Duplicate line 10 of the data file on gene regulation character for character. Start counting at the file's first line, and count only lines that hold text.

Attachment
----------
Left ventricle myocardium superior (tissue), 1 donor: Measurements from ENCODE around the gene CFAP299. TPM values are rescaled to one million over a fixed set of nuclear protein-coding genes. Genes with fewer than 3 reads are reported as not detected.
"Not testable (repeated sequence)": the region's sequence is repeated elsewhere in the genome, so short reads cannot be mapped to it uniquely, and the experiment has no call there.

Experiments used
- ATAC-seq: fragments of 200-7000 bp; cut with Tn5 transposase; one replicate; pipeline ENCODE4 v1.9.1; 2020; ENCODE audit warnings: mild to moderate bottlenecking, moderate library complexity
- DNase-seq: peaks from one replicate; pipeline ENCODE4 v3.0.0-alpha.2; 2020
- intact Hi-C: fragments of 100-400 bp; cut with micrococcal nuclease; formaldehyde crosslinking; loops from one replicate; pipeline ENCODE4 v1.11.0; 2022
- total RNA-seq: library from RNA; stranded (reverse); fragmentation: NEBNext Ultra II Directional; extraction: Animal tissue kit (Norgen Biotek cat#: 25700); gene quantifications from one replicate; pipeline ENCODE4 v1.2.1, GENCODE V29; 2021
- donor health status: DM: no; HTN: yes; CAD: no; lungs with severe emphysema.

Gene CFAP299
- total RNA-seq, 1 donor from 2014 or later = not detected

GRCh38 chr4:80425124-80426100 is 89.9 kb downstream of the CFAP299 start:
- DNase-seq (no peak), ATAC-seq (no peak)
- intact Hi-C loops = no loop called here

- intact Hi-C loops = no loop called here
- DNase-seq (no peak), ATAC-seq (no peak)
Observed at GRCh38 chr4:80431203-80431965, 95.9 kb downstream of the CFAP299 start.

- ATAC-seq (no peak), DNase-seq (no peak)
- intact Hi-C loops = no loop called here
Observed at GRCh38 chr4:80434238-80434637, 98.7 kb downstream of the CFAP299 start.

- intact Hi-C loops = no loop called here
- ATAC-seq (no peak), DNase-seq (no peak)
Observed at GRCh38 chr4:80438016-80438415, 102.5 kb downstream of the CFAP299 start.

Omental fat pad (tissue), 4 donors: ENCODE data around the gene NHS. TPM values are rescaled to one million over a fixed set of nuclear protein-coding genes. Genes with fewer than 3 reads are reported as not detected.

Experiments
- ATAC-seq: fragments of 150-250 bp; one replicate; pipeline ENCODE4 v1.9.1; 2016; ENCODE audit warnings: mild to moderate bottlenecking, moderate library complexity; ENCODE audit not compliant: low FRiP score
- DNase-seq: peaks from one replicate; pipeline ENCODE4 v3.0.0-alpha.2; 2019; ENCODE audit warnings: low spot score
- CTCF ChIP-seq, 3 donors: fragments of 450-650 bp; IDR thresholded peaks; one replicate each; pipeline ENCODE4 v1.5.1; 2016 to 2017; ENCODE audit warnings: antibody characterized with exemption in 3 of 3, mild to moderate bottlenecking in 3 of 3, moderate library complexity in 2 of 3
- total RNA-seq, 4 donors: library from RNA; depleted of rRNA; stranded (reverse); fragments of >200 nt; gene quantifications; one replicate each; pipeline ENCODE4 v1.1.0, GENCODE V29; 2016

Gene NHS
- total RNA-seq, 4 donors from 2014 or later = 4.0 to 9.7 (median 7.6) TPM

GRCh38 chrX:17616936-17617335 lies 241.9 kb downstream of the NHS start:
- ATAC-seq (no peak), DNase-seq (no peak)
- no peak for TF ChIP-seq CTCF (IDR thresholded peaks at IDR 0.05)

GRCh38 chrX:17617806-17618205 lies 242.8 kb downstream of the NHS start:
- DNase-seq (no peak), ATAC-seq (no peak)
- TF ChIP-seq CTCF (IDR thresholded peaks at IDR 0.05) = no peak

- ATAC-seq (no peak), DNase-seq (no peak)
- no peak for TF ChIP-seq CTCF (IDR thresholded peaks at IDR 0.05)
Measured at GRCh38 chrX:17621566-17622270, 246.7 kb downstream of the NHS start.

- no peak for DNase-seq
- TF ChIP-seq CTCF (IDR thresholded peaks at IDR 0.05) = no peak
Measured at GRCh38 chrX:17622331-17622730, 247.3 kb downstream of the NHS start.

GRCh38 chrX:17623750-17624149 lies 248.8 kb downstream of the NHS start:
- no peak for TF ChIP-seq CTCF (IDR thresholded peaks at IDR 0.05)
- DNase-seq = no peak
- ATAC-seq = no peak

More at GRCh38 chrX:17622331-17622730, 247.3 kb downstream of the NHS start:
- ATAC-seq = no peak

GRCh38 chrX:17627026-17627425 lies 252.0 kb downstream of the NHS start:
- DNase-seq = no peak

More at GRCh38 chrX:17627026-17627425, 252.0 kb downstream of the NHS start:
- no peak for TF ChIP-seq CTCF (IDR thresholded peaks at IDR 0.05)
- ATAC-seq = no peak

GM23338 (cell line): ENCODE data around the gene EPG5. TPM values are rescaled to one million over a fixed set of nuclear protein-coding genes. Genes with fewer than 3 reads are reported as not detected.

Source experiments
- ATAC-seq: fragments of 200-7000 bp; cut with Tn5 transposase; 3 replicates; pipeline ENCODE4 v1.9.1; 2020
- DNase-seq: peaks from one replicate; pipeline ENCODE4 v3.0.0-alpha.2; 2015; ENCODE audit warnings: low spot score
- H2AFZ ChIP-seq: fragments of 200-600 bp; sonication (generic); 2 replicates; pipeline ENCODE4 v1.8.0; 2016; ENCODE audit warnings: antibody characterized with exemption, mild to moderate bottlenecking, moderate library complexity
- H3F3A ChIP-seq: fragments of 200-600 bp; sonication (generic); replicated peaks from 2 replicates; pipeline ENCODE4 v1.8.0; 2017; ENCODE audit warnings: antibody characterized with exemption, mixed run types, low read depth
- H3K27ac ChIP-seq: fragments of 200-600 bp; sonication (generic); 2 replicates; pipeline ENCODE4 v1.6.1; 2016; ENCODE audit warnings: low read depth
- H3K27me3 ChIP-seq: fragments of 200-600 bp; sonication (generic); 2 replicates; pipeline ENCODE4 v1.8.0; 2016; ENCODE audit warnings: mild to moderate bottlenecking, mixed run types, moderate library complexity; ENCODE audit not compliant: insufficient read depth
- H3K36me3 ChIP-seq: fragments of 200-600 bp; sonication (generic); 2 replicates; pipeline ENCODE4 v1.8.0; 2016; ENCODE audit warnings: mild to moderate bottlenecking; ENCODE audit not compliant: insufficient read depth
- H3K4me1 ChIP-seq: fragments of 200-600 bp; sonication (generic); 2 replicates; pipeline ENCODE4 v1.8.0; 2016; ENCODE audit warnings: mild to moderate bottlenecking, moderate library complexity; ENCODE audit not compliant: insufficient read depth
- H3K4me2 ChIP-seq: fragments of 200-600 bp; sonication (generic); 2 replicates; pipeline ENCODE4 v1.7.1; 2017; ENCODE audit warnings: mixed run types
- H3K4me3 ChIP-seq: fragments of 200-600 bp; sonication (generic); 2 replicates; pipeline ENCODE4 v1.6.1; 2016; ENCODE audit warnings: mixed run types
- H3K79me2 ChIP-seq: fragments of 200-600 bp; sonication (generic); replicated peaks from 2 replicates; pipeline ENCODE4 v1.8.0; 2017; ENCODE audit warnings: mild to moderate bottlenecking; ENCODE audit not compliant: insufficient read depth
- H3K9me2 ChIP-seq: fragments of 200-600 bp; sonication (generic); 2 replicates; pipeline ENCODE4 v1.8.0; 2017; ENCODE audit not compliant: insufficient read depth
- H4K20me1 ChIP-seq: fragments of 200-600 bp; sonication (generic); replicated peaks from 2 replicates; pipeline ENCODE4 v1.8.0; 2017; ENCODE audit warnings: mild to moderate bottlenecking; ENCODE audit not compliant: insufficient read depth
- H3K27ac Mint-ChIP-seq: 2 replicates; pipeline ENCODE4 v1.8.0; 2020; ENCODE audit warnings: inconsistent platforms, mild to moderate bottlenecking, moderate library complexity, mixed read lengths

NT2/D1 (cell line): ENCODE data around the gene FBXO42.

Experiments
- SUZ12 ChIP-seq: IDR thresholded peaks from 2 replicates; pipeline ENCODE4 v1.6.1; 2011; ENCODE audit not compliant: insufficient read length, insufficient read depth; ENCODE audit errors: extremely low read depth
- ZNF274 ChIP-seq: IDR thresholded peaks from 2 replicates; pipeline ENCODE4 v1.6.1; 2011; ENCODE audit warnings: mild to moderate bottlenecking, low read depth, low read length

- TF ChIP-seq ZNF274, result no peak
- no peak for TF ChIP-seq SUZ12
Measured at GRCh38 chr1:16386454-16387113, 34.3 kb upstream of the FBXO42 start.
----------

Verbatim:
- total RNA-seq, 1 donor from 2014 or later = not detected